After establishing what would be an ongoing relationship with director Brett Ratner on Money Talks, a commercially successful if unmemorable thing co-starring Emilio Estevez's brother, Chris Tucker broke into movie megastardom with Rush Hour, which was heralded as Jackie Chan's breakthrough role with American audiences, but I noticed a couple things in the theater waiting for it to start: one, as was not unusual in my moviegoing history, me and my mom were the only two white people in the packed theater, and two, everyone in earshot was excitedly talking about the new Chris Tucker movie. Jackie Chan was a fun but secondary element.
But since then, able to command a $20 milion fee—which he's good for, if he ever came out with a new movie that looked even remotely un-fucktarded, it'd make back that $20 mil and more the first weekend—Chris Tucker has only appeared in the Rush Hour sequels, which are what they are, even though Rush Hour 3 is only a movie if you really give it the benefit of the doubt. Still, he made $45 million in salary from those two sequels, plus he had points, and as unmemorable as they were those pictures made a lot of fucking money, so you gotta figure those points made him even richer, so it's not like Chris Tucker has to work or anything. If he's happy, that's all that really matters.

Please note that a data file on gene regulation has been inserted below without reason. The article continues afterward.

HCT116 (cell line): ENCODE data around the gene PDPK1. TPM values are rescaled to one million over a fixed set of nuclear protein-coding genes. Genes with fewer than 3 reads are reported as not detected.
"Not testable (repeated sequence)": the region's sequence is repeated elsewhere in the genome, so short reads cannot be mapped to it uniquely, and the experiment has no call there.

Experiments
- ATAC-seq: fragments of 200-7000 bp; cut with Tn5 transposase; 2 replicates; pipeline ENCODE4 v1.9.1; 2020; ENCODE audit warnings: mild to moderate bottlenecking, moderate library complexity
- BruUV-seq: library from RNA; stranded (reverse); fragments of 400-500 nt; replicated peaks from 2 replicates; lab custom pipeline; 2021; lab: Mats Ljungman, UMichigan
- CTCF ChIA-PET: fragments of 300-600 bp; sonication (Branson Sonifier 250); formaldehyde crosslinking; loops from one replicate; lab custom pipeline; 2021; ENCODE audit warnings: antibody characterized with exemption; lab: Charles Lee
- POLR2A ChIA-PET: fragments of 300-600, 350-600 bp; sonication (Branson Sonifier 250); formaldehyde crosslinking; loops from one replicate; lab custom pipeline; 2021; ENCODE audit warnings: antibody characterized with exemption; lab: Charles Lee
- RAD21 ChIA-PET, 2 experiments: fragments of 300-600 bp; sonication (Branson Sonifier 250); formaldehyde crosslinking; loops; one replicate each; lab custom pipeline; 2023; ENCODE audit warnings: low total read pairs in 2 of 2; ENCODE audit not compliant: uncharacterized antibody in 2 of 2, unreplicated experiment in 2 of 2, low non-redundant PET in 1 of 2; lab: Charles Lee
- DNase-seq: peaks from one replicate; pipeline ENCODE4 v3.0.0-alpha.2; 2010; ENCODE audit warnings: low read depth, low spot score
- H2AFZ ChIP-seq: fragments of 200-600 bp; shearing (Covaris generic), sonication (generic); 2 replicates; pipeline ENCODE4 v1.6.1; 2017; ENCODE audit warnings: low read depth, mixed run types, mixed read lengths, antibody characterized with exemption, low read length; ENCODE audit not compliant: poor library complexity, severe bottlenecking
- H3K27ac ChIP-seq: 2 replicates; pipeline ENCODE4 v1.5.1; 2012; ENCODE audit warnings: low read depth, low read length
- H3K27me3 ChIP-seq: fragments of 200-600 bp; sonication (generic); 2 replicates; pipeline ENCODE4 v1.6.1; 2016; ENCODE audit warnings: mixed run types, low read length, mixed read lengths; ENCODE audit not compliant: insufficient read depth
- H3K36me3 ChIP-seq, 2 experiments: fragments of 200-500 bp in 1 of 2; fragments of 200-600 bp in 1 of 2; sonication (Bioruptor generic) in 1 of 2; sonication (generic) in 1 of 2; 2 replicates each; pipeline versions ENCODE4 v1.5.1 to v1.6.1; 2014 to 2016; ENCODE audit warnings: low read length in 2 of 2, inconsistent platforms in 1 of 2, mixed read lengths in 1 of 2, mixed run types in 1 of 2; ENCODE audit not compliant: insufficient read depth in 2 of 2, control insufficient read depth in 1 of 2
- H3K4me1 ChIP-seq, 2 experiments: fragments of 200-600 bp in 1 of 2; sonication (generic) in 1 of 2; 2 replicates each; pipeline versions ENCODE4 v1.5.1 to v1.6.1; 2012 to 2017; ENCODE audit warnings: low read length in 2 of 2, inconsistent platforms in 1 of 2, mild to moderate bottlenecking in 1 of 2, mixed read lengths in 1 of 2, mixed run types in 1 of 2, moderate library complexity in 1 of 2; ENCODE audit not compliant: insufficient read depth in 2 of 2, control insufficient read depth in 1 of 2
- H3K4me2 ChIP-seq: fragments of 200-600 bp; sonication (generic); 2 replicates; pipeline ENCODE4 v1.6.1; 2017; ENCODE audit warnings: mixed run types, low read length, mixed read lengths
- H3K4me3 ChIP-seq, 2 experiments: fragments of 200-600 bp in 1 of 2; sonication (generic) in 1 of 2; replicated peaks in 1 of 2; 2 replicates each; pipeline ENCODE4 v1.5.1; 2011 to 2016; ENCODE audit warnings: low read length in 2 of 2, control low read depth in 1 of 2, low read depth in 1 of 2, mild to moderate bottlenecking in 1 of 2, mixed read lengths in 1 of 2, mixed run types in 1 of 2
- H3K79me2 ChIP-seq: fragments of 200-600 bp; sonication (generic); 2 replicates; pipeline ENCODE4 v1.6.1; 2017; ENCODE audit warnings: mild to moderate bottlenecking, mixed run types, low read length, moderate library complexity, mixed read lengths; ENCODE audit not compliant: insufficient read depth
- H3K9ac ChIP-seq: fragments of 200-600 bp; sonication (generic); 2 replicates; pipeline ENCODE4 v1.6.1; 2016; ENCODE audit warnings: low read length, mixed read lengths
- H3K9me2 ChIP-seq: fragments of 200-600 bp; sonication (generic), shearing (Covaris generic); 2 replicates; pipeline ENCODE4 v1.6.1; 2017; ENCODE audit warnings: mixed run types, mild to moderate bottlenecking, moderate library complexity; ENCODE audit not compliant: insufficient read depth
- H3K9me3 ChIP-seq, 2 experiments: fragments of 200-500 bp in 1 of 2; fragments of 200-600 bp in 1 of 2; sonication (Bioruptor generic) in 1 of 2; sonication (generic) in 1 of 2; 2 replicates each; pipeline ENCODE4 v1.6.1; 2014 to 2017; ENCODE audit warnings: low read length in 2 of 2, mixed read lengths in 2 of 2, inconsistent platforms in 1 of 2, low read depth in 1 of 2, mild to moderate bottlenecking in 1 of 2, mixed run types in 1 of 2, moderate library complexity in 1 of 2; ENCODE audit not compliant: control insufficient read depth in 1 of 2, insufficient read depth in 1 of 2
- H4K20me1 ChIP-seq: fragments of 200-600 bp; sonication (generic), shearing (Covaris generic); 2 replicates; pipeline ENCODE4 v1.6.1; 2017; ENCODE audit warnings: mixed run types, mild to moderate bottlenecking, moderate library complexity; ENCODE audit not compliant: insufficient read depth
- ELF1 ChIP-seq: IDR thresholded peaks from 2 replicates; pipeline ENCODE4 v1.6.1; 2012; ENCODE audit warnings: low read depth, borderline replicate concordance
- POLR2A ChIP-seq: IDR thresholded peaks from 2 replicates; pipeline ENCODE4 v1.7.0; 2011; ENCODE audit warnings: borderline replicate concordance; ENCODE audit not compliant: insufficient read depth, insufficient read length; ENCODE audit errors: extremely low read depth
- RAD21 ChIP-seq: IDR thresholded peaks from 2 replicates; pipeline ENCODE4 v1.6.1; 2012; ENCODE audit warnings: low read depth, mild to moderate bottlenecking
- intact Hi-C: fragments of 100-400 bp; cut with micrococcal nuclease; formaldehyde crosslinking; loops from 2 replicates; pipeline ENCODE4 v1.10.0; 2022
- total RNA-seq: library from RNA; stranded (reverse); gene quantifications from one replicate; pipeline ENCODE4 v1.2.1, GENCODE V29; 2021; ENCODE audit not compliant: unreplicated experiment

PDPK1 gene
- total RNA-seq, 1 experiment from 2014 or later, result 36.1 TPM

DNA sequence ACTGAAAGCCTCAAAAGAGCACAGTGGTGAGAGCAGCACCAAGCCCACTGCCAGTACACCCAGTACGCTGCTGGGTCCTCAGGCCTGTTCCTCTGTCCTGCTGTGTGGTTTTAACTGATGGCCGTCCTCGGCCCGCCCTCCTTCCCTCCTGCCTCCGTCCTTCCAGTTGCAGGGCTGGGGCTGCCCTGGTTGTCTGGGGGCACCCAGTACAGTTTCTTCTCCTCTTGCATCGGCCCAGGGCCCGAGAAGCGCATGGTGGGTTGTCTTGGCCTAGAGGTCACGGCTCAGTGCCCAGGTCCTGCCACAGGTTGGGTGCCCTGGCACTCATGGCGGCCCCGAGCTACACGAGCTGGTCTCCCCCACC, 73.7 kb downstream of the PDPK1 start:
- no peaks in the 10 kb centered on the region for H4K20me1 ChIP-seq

The details of his personal life are, besides being none of our business, not terribly interesting in any tabloid-y kind of way. He's a big God guy and managed to turn his lifelong massive Michael Jackson fandom into a genuine friendship; that in itself is an interesting narrative to chart, watching Chris go from gently but respectfully poking fun at MJ to actually becoming friends with him, to the point where Chris was called, deeply upset, to testify in the last kid-fucking lawsuit. That might make an interesting movie: the dialogue scenes alone between Chris Tucker and Michael Jackson would be some shit out of David Lynch.